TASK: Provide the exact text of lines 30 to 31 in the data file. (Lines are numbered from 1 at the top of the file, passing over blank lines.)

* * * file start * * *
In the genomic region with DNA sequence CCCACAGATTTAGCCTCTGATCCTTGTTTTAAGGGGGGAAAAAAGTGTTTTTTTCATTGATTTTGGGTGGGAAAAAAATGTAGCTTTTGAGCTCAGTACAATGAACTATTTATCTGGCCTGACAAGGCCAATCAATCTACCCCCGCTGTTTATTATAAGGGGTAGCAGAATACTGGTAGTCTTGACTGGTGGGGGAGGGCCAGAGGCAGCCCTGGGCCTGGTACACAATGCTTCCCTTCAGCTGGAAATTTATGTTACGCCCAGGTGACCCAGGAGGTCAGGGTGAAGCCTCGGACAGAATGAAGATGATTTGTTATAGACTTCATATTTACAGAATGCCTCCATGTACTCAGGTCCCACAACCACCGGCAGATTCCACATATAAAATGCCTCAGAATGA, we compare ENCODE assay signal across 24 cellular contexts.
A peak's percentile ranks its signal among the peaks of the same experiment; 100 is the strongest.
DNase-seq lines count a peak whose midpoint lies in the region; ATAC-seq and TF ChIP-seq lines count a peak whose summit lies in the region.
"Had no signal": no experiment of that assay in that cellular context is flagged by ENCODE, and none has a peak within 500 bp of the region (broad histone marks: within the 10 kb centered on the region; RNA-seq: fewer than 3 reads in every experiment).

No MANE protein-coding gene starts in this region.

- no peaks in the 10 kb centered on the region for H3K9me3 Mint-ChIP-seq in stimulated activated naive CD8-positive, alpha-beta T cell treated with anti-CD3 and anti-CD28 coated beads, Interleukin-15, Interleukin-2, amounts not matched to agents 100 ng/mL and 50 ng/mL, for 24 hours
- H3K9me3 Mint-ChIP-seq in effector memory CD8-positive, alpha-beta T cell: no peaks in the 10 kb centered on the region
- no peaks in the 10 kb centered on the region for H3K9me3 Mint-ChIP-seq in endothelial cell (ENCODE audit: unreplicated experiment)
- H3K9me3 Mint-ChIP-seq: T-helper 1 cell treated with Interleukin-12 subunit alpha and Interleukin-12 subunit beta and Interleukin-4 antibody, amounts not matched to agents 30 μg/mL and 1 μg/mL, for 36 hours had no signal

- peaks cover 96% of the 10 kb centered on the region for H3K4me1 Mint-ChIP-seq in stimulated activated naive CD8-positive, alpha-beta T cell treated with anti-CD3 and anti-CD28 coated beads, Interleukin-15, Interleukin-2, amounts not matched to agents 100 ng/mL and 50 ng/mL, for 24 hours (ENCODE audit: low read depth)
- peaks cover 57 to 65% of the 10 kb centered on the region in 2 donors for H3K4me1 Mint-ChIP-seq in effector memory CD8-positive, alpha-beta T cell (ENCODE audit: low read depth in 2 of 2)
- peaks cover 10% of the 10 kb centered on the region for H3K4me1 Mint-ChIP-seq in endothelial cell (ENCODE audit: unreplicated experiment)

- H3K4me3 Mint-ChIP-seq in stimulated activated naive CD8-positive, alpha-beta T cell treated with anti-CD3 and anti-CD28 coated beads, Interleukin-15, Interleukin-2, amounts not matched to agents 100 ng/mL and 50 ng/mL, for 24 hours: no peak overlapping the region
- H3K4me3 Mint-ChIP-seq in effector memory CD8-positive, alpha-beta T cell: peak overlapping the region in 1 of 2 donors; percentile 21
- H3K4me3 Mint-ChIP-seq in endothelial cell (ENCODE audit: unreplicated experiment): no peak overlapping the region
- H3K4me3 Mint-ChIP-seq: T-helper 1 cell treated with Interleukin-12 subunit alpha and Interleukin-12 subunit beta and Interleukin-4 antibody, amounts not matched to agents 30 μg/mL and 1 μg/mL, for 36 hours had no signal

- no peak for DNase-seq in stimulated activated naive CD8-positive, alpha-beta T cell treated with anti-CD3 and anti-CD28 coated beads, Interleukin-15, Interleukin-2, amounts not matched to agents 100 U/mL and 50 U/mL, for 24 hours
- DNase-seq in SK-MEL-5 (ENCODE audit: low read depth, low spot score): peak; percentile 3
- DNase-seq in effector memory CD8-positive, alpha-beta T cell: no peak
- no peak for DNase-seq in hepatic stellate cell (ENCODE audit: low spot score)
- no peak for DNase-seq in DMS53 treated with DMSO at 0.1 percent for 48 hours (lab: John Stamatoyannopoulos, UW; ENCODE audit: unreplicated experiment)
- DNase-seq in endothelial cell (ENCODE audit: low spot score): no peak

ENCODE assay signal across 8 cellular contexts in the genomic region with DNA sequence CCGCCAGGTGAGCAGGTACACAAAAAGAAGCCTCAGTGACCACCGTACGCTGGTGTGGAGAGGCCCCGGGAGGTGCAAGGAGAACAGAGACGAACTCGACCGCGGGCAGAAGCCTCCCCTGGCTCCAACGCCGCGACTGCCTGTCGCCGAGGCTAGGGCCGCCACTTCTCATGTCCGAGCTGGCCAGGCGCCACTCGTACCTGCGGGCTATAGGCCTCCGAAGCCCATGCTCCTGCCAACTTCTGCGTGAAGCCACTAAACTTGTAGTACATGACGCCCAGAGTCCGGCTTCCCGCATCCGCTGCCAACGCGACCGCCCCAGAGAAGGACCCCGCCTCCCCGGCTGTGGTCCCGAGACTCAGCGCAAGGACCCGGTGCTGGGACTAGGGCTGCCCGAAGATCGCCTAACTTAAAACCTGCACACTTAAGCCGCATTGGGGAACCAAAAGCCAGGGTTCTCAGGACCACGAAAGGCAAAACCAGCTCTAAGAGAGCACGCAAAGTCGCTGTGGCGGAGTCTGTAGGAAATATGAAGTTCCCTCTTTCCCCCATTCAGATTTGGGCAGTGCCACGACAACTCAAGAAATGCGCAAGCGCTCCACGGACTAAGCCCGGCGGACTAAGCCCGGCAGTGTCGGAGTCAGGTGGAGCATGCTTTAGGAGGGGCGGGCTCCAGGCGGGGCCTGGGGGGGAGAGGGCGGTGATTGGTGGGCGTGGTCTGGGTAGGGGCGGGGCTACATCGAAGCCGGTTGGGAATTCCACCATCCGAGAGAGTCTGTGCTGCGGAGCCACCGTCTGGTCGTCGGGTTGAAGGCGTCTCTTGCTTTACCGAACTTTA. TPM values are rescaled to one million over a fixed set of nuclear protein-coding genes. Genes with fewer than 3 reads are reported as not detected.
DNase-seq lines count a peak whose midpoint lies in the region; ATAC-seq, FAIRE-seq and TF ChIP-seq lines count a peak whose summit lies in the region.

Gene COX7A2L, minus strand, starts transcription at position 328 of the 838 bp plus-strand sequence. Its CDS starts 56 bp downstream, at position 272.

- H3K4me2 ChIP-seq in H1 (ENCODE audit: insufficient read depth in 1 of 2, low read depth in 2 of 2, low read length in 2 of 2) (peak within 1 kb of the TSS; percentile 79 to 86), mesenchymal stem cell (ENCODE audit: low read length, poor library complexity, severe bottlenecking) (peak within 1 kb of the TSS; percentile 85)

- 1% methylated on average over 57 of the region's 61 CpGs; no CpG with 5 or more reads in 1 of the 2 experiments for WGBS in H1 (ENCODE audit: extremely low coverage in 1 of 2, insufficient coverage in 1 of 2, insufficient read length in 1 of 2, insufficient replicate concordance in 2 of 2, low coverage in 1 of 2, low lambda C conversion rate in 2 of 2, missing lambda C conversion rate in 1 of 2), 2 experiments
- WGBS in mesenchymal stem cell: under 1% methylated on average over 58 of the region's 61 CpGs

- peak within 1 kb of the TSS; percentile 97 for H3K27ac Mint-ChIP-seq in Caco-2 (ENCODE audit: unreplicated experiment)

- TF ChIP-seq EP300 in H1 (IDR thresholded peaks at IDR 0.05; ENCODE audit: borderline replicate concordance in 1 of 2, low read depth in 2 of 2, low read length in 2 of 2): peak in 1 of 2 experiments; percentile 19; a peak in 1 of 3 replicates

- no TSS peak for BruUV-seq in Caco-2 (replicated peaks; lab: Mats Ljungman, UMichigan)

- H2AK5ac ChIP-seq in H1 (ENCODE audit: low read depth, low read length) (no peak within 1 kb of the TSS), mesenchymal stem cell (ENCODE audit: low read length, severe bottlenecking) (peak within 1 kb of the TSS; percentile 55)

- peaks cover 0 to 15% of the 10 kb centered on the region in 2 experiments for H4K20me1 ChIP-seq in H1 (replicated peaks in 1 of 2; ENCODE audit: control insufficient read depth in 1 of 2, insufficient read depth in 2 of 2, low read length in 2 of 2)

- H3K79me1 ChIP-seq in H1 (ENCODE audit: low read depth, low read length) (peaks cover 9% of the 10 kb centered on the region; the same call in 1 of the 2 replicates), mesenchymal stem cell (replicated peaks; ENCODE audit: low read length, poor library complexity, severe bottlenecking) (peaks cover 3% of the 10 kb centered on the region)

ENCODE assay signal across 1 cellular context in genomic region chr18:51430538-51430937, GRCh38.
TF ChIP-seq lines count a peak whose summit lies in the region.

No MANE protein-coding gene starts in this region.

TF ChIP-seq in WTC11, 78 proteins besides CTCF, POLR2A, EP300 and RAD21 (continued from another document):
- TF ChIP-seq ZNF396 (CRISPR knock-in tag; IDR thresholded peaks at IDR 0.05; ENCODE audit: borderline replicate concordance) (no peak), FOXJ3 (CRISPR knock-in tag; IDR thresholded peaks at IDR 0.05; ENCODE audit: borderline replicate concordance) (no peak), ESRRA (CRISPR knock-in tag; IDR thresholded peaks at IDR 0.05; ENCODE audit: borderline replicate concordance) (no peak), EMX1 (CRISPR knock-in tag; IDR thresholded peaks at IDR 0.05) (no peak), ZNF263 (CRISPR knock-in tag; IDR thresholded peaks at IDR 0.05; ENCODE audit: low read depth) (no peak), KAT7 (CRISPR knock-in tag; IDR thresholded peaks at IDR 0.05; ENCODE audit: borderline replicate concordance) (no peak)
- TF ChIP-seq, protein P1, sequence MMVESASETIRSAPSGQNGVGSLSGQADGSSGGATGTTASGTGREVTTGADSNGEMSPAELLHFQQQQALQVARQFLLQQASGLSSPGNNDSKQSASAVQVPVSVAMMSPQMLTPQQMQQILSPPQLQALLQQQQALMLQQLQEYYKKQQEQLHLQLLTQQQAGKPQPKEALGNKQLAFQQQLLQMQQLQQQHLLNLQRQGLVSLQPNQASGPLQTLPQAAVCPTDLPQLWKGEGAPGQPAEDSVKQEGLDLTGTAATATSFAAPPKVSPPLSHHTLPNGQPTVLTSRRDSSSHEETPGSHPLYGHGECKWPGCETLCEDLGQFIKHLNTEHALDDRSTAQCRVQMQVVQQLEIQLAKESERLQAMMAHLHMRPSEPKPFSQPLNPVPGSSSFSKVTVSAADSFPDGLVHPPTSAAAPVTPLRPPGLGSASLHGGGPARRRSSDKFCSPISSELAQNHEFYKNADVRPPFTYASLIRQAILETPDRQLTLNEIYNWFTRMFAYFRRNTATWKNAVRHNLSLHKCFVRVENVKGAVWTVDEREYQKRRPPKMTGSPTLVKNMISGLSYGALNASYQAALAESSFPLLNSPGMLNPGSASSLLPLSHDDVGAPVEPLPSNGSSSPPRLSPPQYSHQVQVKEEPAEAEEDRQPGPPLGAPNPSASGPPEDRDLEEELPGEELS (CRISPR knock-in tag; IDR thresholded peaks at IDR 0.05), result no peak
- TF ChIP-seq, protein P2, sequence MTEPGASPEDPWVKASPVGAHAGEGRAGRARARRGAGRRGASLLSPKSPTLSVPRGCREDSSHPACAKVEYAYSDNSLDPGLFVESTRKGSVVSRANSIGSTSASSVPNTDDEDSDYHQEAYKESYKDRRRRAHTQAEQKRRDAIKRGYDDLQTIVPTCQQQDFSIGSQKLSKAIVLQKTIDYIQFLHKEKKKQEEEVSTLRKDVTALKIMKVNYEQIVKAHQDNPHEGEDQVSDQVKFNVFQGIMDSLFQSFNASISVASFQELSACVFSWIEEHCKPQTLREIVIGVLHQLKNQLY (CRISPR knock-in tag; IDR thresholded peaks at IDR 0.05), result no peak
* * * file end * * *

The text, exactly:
- TF ChIP-seq EP300 in H1 (IDR thresholded peaks at IDR 0.05; ENCODE audit: borderline replicate concordance in 1 of 2, low read depth in 2 of 2, low read length in 2 of 2): peak in 1 of 2 experiments; percentile 19; a peak in 1 of 3 replicates

- no TSS peak for BruUV-seq in Caco-2 (replicated peaks; lab: Mats Ljungman, UMichigan)